In 2010, the Chancellor opened his Spending Review to suggestions from the entire public sector – today we learn that he is repeating the crowdsourcing effort.
It’s a sensible thing to do. As The Times reports:
‘The chancellor will tell the workers that cuts have so far been achieved by “your dedication, ingenuity and innovation. You know better than most where we can take the next steps,” he says.’
The essence of the approach is trying to bypass empire-building managers. In plenty of organisations (and not just in the public sector) people in senior positions are prone to measure their success by the size of their budgets, not by the efficiency and effectiveness with which they perform their task. Doing the same job with less can be seen as letting the side down, or losing prestige, rather than a success. We see this all the time – consider the number of councils which suddenly build a rash of speedbumps just before the end of the financial year, for fear that if they underspend they might lose some of their budget next year.
Cecil Northcote Parkinson diagnosed this bad habit sixty years ago as “orgmanship”, by which the factors driving the size of an administrative department are largely about the politics of the bureaucracy than about the actual amount of work to be done. Parkinson’s Law has so far proved to be immune to the passage of time.
The result of this culture is that middle and senior managers are not always reliable allies in the fight against waste. Even if they are on-board with what must be done, then they may not be fully acquainted with the real inefficiencies of their organisation.
The people who battle every day with things that waste time and money, though, are further down the tree. The people who know exactly how frustrating it is to use a poorly-designed computer system, who are closely acquainted with which elements of their work are needless duplication and so on are those doing the job themselves. But the opportunities for them to suggest sizeable changes are limited – and there is always the attendant concern that if they do so, they might incur the wrath of a superior who doesn’t appreciate suggestions of how they might slim their empire down.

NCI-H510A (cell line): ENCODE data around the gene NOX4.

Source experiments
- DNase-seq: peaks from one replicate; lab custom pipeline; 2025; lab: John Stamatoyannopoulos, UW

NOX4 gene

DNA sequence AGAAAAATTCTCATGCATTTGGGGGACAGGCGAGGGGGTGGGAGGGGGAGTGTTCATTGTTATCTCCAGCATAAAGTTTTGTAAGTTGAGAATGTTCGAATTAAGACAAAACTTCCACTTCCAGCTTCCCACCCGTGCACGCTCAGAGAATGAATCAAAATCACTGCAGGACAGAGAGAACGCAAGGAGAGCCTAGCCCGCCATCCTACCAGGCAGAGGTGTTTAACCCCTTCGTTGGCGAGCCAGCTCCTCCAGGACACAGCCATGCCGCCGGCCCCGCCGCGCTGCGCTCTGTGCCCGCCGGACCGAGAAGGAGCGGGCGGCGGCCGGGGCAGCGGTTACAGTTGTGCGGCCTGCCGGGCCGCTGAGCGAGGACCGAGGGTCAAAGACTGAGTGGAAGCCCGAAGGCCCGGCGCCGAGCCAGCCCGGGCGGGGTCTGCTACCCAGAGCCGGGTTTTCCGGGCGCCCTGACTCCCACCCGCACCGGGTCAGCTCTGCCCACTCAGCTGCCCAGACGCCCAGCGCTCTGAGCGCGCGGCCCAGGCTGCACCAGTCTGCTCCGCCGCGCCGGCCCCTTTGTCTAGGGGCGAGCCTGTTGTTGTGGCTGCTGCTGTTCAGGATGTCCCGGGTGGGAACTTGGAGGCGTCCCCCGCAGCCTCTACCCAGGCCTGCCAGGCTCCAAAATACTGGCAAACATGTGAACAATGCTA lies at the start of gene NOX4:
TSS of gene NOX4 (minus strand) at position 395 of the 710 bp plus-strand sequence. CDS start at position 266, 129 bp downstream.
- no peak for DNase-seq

Going direct to everyone in the public sector inviting suggestions is therefore a sensible way to try to reach people who know the problems well, but would otherwise not be heard.
Why stop at just inviting them to make suggestions for free, though? The quantity and quality of the ideas generated would surely increase if the Chancellor was to offer bounty payments for coming up with ideas that deliver savings – as we suggested in the ConservativeHome manifesto.
The process could be quite straightforward. Anyone making a suggestion or receiving a payment could request and receive a guarantee of anonymity, to protect them against any fear of retribution for rocking the boat. All the ideas would be assessed by the Treasury, as they are now – and if they were adopted then the savings delivered would be monitored over the course of the first year (as I hope they already are…). The originator of the idea would be paid one per cent of the confirmed first year savings up to a limit of, say, £10,000, as a bounty for their service to the taxpayer.
Such a system would almost certainly uncover greater opportunities for savings, and would encourage a more widespread culture in the public sector of staff at all levels scrutinising operations to improve their efficiency. If it failed to generate new savings, then no bounties would be paid and we would be no worse off. What’s not to like?